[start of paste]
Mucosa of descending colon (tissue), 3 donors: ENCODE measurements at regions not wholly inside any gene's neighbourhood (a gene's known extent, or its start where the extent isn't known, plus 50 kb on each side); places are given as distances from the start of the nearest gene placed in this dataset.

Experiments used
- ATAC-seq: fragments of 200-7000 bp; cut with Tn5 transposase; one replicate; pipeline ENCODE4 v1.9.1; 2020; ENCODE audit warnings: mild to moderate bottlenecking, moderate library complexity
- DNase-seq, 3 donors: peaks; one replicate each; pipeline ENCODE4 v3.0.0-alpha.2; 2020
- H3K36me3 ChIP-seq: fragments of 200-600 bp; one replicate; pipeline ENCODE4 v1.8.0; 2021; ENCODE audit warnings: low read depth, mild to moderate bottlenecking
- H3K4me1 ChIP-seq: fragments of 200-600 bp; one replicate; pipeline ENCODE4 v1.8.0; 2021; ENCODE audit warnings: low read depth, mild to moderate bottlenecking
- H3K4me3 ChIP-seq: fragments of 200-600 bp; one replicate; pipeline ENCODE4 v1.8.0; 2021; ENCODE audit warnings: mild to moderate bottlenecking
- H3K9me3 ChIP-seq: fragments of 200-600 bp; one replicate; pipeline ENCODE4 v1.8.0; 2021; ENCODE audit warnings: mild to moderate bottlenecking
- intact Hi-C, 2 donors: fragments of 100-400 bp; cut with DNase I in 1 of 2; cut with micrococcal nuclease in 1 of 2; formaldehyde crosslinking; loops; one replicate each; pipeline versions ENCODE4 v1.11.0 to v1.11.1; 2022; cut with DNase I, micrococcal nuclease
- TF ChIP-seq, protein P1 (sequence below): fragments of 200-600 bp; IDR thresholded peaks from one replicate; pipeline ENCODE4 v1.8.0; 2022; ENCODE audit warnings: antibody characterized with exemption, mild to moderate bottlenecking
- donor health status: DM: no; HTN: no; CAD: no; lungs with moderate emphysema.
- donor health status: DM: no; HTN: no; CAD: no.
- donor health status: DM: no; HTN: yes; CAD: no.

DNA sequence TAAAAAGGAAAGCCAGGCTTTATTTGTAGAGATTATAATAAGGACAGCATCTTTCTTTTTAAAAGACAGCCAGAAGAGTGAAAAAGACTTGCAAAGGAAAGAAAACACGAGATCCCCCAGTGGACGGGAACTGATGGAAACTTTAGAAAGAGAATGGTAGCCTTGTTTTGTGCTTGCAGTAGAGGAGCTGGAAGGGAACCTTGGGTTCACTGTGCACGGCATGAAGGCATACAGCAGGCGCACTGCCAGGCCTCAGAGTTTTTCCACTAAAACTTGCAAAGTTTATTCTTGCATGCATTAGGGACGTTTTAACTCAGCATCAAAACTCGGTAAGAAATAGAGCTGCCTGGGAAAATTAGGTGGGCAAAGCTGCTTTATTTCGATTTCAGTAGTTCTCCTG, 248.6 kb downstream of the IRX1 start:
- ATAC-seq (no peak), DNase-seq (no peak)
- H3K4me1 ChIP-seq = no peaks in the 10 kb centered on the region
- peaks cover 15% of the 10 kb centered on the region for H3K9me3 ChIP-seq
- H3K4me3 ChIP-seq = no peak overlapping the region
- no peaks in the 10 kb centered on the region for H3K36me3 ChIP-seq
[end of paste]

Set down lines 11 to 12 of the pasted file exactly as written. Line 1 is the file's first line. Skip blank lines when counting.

- donor health status: DM: no; HTN: no; CAD: no; lungs with moderate emphysema.
- donor health status: DM: no; HTN: no; CAD: no.